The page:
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Latitude: 51.3535 / 51°21'12"N
Longitude: -1.9017 / 1°54'6"W
OS Eastings: 406941
OS Northings: 161602
OS Grid: SU069616
Mapcode National: GBR 3WH.01L
Mapcode Global: VHB4J.070S
Entry Name: All Cannings and Allington War Memorial Cross
Listing Date: 2 November 2017
Source: Historic England
Source ID: 1450977
Location: All Cannings, Wiltshire, SN10
Civil Parish: All Cannings
Built-Up Area: All Cannings
Traditional County: Wiltshire
Lieutenancy Area (Ceremonial County): Wiltshire
First World War memorial cross, unveiled 1920.
The memorial stands in the northern corner of the churchyard of the Church of All Saints (Grade II*), adjacent to the main road through the village and the principal entrance to the churchyard. It is in close proximity to a number of Grade II-listed buildings and churchyard monuments.
The memorial comprises a stone wheel-head cross rising from a large tapering plinth and a single-stepped base. The face of the cross is decorated with an equal-armed cross bottonée carved in low relief. The memorial stands in a gravelled area, bordered by a low stone kerb with small pillars at each corner.
Arranged down the front of the cross shaft in raised lettering, an inscription reads TO/ THE/ FALLEN/ 1914/ 1918/ THEIR NAME/ LIVETH FOR/ EVERMORE with a small Maltese cross carved below.
On the front face of the plinth in raised lettering the principal dedicatory inscription reads TO THE GLORY OF GOD AND IN/ GRATEFUL MEMORY OF THE MEN/ OF ALL CANNINGS AND ALLINGTON/ WHO DIED IN THE SERVICE OF THEIR/ KING AND COUNTRY DURING THE/ GREAT WAR/ (NAMES).
This List entry has been amended to add sources for War Memorials Online and the War Memorials Register. These sources were not used in the compilation of this List entry but are added here as a guide for further reading, 22 November 2017.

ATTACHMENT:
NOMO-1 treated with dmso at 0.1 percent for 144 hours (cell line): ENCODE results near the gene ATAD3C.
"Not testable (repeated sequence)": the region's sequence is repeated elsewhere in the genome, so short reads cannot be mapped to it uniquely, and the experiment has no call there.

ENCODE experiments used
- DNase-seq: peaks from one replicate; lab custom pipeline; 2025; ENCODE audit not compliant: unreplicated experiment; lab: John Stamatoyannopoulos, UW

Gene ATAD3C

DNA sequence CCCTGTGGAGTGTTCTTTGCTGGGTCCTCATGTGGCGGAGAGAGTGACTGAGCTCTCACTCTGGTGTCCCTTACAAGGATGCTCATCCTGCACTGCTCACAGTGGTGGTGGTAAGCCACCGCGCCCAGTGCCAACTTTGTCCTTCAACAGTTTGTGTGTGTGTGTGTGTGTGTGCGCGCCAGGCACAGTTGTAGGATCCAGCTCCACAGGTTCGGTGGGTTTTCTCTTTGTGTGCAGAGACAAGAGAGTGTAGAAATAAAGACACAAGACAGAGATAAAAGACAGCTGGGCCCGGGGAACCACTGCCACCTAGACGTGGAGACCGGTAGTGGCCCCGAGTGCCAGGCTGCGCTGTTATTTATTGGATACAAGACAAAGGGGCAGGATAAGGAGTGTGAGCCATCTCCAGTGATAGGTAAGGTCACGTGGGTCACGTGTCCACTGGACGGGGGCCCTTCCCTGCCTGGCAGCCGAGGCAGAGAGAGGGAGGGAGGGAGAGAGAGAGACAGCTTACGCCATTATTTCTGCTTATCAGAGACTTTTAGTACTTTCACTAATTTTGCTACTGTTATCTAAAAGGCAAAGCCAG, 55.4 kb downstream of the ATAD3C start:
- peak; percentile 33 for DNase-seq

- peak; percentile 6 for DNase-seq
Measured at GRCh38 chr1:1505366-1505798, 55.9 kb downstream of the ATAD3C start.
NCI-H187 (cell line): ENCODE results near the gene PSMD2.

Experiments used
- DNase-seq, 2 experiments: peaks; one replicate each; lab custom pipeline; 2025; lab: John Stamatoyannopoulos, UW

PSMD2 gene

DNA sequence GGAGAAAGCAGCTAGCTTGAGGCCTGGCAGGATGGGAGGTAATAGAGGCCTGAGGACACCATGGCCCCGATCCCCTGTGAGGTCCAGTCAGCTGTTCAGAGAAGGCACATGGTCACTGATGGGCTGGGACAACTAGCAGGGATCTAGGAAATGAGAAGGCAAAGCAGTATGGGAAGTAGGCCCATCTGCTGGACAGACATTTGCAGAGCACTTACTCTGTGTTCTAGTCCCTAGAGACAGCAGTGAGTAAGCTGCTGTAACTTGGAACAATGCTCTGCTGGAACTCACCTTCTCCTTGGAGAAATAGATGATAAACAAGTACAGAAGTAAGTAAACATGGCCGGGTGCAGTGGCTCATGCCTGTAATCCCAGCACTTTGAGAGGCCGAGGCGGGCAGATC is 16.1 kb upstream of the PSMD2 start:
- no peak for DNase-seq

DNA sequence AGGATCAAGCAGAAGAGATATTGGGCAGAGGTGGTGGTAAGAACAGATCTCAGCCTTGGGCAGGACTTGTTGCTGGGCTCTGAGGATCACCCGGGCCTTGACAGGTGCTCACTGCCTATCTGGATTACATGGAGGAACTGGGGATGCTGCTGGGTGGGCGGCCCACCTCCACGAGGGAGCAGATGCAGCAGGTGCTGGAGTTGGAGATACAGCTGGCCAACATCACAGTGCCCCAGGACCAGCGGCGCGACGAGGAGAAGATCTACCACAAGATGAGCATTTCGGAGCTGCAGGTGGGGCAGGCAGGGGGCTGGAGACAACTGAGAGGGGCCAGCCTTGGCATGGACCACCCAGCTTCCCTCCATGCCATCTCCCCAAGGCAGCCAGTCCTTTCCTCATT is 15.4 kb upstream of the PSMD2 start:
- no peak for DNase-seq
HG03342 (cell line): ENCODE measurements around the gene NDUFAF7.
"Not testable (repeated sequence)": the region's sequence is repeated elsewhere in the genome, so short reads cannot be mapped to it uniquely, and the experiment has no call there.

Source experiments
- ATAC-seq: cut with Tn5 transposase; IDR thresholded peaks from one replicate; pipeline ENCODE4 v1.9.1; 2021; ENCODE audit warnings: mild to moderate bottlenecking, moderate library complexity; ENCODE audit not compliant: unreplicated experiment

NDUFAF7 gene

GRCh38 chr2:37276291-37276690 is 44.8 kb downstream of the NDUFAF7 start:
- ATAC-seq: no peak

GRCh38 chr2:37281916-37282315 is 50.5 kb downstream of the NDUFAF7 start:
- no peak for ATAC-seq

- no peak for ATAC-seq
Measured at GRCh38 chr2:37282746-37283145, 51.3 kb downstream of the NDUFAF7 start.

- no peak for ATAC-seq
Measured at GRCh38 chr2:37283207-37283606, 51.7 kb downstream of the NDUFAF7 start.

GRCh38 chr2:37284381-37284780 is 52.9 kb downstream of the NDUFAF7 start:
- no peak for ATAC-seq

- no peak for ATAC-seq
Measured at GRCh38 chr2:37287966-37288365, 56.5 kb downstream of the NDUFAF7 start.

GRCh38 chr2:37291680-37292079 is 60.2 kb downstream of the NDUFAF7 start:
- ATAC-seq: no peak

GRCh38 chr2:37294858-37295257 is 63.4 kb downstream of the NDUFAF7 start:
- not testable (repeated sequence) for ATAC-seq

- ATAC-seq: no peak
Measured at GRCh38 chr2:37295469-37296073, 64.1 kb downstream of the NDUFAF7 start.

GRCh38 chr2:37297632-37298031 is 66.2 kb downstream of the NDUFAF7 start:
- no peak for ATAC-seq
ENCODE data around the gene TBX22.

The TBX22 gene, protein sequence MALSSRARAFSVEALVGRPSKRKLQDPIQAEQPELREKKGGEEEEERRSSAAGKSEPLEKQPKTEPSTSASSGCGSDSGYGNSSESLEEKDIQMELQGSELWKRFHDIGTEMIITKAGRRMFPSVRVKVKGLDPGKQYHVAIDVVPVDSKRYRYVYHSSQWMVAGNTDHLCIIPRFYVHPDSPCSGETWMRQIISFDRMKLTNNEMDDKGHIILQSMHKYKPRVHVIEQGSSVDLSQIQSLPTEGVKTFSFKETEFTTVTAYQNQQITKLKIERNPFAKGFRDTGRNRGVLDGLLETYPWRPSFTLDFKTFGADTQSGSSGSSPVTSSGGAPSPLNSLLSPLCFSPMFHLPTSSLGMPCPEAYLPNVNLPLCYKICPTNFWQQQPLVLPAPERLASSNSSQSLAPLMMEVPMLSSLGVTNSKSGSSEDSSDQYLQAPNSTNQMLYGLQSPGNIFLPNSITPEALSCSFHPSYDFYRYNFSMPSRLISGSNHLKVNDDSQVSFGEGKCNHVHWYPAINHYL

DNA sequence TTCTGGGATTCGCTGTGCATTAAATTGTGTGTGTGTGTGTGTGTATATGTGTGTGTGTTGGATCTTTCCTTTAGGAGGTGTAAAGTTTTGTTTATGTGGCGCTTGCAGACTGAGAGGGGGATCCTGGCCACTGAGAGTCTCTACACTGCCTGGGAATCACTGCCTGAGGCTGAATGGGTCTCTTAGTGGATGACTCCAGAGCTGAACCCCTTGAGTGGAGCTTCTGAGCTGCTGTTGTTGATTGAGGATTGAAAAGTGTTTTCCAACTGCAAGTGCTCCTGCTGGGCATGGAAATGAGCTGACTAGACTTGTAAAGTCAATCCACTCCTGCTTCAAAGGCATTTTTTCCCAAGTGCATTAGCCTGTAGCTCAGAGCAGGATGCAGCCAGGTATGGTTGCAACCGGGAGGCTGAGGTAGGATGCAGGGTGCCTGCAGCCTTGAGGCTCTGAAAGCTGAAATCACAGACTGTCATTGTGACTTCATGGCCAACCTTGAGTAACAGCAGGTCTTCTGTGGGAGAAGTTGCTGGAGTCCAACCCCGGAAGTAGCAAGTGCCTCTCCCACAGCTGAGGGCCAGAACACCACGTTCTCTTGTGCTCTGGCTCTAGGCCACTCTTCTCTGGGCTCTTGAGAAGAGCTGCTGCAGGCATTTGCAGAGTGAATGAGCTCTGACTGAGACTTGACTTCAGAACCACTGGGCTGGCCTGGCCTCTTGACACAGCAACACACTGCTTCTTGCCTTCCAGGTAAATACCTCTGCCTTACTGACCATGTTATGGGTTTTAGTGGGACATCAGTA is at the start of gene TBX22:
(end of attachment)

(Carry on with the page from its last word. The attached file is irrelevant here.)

The aftermath of the First World War saw the biggest single wave of public commemoration ever with tens of thousands of memorials erected across England. This was the result of both the huge impact on communities of the loss of three quarters of a million British lives, and also the official policy of not repatriating the dead which meant that the memorials provided the main focus of the grief felt at this great loss.
One such memorial was erected at All Cannings in 1920 as a permanent testament to the sacrifice made by 15 members of the local community who lost their lives in the First World War.
All Cannings and Allington War Memorial, which stands in the churchyard of the Church of All Saints, is listed at Grade II for the following principal reasons:
* as an eloquent witness to the tragic impact of world events on the local community, and the sacrifice it made in the First World War.
* a simple yet poignant wheel-head memorial cross;
* unusually, the cross has not been adapted for Second World War commemoration, and thus retains its original design intent.
* with the Church of All Saints (Grade II*) and a number of Grade II-listed buildings including Church Hatch, the Corner Pier to the garden of The Old Rectory, and a group of churchyard monuments.
Other nearby listed buildings